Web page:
"Paradoxically, we find that input constraints encourage more creative processing, provided the individual is not under significant time constraints," note Moreau and Dahl.
Their study explored how constraints related to input and time influenced the creative processing of consumers. A common example of such constraints is the every day question of what to eat for dinner. "Assume that a consumer has the need to put dinner on the table in two hours. To solve this problem requires either the retrieval of a previously constructed solution (e.g., call Dominos) or the construction of a new plan (e.g., check inventory and, based on the inputs available, prepare something suitable for dinner)."
The study finds that we are all creative beings. This creativity is utilized through our consumerism and, in fact, flourishes when under pressure.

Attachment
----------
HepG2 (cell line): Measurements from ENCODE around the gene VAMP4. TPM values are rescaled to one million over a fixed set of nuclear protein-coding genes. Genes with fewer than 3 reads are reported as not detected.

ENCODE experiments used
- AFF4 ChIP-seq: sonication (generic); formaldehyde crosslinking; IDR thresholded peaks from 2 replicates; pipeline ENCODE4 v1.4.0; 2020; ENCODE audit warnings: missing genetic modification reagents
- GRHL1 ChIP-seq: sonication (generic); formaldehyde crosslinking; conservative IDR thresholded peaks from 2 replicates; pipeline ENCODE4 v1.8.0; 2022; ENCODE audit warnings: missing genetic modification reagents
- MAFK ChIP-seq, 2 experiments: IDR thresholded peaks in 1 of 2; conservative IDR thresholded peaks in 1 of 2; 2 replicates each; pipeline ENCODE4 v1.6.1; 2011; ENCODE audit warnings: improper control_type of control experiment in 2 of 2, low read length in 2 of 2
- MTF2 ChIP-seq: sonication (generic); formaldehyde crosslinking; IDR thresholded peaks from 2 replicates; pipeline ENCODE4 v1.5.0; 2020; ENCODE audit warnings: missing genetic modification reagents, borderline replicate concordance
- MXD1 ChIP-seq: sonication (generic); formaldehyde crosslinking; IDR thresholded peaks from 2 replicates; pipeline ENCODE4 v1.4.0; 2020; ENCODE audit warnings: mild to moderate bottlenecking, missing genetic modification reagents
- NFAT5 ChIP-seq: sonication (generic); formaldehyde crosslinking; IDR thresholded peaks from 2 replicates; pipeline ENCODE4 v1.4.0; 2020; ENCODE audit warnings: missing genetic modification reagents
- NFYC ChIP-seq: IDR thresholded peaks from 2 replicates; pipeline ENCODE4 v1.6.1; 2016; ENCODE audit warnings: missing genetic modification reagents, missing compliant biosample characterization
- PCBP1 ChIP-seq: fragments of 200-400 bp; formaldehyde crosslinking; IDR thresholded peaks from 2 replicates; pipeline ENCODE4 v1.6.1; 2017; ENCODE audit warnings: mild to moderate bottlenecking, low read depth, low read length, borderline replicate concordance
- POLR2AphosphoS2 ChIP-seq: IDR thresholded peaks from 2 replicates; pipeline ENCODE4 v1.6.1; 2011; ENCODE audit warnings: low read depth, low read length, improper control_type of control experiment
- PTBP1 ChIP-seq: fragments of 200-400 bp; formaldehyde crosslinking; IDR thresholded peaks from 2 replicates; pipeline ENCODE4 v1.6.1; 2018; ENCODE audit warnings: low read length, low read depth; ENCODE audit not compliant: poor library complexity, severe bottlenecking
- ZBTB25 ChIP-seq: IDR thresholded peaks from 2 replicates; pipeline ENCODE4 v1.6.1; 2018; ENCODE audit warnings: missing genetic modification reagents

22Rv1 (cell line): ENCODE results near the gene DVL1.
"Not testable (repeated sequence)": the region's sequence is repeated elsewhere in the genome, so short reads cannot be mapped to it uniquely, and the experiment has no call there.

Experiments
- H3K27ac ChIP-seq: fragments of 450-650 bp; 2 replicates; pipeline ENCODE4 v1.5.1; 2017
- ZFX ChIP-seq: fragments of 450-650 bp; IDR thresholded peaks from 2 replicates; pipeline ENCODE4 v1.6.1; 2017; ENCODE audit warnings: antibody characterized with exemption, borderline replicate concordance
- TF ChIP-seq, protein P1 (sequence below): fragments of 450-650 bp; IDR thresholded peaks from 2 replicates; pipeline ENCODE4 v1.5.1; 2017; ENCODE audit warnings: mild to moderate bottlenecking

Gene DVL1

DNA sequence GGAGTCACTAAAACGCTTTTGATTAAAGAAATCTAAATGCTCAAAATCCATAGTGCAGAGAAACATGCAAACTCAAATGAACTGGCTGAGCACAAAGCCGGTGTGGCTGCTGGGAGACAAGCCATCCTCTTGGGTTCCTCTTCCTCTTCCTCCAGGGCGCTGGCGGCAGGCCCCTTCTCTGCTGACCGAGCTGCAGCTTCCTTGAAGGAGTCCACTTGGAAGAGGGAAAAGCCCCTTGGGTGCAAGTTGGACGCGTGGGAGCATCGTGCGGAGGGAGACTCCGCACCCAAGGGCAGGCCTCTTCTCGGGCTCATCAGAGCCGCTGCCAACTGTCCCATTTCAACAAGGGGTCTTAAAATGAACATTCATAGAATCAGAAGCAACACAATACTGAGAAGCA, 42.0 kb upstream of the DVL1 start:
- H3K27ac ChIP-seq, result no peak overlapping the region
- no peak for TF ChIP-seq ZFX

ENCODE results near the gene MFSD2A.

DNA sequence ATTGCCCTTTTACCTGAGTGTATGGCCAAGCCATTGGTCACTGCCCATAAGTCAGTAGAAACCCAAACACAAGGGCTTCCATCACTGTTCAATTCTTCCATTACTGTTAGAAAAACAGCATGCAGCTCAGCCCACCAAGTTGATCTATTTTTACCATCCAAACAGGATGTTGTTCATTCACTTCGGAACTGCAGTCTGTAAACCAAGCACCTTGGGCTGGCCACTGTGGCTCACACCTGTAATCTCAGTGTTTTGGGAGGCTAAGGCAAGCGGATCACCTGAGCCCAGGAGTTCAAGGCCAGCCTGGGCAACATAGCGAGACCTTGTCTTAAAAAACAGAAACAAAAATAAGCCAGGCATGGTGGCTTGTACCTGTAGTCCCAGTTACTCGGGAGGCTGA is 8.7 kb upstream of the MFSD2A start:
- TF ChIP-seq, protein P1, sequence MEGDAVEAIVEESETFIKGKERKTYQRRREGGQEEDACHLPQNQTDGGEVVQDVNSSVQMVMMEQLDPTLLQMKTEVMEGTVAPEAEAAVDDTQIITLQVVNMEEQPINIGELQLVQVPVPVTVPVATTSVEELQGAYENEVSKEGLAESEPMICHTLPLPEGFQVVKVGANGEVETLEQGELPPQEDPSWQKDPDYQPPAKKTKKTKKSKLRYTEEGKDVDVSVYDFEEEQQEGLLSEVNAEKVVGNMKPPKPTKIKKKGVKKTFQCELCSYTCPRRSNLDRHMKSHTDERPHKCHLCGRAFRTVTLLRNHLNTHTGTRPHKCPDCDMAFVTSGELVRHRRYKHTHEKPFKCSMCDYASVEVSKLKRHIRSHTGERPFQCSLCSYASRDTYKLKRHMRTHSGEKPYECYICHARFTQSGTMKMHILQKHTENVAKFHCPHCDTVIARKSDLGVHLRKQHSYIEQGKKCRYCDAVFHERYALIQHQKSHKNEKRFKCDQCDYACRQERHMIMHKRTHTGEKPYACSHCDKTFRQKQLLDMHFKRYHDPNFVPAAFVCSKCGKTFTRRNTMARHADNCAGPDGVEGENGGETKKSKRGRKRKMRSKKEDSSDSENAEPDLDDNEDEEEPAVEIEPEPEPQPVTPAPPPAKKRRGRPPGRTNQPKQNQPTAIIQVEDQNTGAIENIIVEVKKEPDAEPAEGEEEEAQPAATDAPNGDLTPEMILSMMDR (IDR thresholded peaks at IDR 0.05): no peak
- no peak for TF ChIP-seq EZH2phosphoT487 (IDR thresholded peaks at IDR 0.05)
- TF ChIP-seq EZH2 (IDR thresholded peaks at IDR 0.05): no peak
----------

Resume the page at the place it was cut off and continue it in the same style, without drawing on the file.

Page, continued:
"The importance of constraints in creative tasks has been identified by researchers in cognitive psychology," Moreau and Dahl explain. "However, an examination of how constraints influence individuals' cognitive processes in these situations has not been undertaken [until now]."
Designing the Solution: The Impact of Constraints on Consumers' Creativity. C. Page Moreau and Darren W. Dahl. Journal of Consumer Research. June 2005.